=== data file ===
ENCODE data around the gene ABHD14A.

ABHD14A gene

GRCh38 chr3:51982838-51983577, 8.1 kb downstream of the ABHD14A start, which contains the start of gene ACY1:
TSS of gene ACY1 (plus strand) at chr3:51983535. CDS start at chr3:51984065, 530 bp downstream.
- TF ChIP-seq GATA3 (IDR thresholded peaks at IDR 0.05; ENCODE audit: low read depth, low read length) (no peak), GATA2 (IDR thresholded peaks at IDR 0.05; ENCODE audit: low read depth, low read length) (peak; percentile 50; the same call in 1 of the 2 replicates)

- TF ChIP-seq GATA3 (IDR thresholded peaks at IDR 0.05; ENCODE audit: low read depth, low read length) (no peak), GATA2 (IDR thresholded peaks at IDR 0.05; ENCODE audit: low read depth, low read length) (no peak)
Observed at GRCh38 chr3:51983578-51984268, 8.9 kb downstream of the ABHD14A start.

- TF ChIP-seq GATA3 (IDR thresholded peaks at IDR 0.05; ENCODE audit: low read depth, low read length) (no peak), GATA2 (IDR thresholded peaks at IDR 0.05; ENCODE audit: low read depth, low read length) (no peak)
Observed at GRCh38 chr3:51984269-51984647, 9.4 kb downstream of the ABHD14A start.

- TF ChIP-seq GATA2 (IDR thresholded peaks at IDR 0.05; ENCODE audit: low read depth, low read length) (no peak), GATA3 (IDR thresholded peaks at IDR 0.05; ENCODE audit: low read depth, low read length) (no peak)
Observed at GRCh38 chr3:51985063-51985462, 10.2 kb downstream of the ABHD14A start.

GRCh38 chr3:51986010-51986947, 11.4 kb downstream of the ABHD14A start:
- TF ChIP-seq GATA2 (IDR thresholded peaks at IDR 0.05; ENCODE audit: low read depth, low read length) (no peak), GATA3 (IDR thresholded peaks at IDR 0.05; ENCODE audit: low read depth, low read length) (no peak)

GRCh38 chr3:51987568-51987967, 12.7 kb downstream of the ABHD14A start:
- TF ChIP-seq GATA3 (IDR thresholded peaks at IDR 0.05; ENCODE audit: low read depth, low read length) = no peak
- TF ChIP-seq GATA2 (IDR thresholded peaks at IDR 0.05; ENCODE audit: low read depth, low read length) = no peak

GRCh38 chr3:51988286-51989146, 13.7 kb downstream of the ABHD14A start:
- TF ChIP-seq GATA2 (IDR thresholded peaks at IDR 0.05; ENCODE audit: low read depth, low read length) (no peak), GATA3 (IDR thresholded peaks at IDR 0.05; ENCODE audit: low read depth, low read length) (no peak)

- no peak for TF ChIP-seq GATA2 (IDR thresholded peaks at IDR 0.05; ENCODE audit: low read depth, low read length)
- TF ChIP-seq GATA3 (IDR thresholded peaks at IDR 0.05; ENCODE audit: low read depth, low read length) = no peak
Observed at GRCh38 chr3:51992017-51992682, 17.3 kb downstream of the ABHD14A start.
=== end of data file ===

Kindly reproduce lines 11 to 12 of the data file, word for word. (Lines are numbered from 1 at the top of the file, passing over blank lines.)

Observed at GRCh38 chr3:51985063-51985462, 10.2 kb downstream of the ABHD14A start.

GRCh38 chr3:51986010-51986947, 11.4 kb downstream of the ABHD14A start: